06 November 2014

A bullet and a philosophy

This is not my story. But it is a story that resonates with me because it is about a man whom I admire, not only for his willingness to put himself in harm's way but because of how he took hold of his new life and charged forward, still seeking to serve and give back.
During deployment in Afghanistan
Capt Derek Herrera, a MARSOC Marine, was conducting village stability operations in southern Afghanistan on June 14, 2012, when shots rang out. The first hit his sergeant in the neck, the second lodged into the left side of Capt Herrera's spine. As he tried to pick himself up to move the sergeant, Capt Herrera realized he couldn't move his body. He was paralyzed from the chest down.

After months of hospitalization and rehabilitation, Capt Herrera rejoined his unit at Camp Pendleton. He also began a new mission.

In his words: "I have always lived by the philosophy that I cannot waste any energy on things that are beyond my control. Instead I focus on the things I can control."

For Capt Herrera, that meant returning to an active lifestyle, replete with triathlons, road races and marathons, as well as massive strengthening in his upper body for his next challenge. What was it? To get back on his feet, literally. Capt Herrera is working with ReWalk Technologies, utilizing their ExoSkeleton technology to take those steps.

But to get to those first steps was an incredible endeavor. Because the technology was in clinical trials, it was not covered by his insurance nor was it approved for use by military personnel. Capt Herrera persisted, and, after garnering approval to utilize the ExoSkeleton for rehab and with the direct help of MARSOC Foundation, was able to obtain an ExoSkeleton. It is now an integral part of his therapy, and he hopes that eventually, it will be part of his everyday capabilities.

I had the privilege of meeting Capt Herrera at the MARSOC Foundation's pre-race dinner for the Marine Corps Marathon, where he was the guest speaker. I have known about him since he was injured, but to be able to meet him was humbling and an honor. (For the record, he finished 3rd in his AG and 25th male in the hand-crank race, with a PR, no less.)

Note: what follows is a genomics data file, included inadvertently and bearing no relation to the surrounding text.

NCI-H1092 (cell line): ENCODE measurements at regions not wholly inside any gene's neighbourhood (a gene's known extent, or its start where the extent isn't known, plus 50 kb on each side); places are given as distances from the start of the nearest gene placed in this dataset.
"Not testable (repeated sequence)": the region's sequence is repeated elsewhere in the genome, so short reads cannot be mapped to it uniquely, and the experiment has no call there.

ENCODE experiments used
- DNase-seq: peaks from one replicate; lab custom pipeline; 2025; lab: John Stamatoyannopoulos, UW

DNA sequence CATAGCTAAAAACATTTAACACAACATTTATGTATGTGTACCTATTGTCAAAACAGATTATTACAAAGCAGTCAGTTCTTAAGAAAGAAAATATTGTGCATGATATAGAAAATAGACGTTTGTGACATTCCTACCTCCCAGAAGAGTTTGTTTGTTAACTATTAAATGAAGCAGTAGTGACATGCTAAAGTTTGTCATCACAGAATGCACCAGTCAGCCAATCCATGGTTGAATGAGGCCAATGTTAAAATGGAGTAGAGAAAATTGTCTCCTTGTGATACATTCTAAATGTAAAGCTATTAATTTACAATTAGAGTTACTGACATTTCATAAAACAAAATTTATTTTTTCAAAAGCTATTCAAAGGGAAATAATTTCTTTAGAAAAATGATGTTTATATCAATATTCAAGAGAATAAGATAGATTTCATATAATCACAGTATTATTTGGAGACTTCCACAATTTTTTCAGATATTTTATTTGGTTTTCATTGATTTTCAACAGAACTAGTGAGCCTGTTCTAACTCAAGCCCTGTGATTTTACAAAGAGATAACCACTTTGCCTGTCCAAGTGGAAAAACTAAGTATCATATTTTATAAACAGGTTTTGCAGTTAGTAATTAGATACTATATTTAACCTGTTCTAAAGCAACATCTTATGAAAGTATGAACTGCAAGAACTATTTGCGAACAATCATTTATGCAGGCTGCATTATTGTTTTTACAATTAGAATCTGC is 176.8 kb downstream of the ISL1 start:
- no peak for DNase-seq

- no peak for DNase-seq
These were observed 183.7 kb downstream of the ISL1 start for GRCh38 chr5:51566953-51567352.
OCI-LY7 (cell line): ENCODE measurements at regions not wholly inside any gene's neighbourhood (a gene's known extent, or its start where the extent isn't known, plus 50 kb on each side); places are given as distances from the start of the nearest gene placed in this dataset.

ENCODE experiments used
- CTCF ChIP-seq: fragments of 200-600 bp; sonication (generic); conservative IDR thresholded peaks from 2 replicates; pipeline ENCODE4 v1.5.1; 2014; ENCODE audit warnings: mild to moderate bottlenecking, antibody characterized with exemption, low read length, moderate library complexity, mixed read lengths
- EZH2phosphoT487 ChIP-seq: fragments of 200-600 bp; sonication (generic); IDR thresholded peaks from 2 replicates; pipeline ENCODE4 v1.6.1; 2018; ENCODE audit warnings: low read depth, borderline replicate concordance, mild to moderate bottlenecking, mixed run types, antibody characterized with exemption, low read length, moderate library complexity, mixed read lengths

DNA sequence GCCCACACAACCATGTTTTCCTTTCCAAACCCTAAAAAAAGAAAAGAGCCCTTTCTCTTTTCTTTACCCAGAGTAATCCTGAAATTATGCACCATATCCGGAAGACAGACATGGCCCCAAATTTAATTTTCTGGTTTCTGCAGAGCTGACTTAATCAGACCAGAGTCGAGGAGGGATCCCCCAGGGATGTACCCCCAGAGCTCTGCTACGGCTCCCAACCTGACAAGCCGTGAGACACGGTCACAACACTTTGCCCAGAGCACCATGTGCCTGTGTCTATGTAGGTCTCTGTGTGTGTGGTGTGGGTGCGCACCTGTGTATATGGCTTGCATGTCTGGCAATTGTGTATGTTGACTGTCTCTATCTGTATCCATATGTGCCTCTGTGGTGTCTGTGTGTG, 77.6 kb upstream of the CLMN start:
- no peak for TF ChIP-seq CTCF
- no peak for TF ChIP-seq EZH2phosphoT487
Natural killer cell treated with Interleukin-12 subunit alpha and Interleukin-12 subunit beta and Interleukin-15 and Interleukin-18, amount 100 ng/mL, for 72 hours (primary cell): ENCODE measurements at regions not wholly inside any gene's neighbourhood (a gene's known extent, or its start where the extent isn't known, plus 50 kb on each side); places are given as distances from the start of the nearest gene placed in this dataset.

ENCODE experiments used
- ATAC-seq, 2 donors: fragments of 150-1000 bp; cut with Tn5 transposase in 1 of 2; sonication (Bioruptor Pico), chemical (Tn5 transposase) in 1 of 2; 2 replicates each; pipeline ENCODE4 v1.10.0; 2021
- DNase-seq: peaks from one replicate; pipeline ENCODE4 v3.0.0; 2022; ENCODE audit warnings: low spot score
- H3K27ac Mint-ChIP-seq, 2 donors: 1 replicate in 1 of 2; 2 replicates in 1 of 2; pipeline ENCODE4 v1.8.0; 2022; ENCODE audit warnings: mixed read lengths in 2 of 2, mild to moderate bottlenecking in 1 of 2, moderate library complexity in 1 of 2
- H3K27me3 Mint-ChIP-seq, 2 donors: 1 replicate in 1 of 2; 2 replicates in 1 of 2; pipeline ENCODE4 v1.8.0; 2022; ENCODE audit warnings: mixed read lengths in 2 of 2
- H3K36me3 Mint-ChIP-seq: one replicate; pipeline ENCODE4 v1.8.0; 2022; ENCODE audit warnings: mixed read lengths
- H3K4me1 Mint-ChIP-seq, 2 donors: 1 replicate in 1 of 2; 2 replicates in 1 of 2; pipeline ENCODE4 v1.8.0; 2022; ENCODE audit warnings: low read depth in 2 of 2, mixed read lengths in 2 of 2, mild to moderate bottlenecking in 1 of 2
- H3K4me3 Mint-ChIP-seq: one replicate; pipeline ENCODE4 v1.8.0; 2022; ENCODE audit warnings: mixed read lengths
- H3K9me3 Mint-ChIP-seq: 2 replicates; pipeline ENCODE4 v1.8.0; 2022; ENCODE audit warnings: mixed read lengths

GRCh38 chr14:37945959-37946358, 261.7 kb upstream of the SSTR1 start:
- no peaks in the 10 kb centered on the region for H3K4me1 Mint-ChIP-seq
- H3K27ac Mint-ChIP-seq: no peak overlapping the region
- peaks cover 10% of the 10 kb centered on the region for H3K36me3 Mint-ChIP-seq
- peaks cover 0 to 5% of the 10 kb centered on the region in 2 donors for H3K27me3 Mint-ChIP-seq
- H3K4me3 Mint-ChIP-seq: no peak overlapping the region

I share his story with you, because as he stated during his speech, "It is those who are willing to give to strangers, to help others in their fight to recover, to find a way to be of service, that make this nation great."

He also acknowledged that it is hard to ask for help, difficult to reach out and say, 'I can't do this on my own.' Capt Herrera and his wife have received assistance from the Semper Fi Fund to help retrofit their home to make it wheelchair compatible and MARSOC Foundation raised the money for the ReWalk device. In the video below, you'll hear Capt Herrera talk about paying it forward. I believe that's what it is all about.

My run this weekend is a 24-hour race. With my calf injury, I know I won't cover as many miles as I had planned, but I am going out there to cover as much ground as I can, and I ask you for your help in supporting my efforts to raise funds for the MARSOC Foundation. One dollar for every hour I complete or .50 cents for every mile I cover, your choice.  Email me or make a comment on this post on Facebook to make a pledge. Immediately following the race's completion on Sunday morning, I will post and tweet the total mileage and total hours. Thank you.

 

1) Derek Herrera's Blog & Website
2) Derek Herrera'sYouTube channel
3) U-T San Diego story on Capt Herrera's injury and recovery
4) MarineTimes article on ExoSkeleton
5) Task & Purpose article on Capt Herrera's appointment as CEO of RuckPack.

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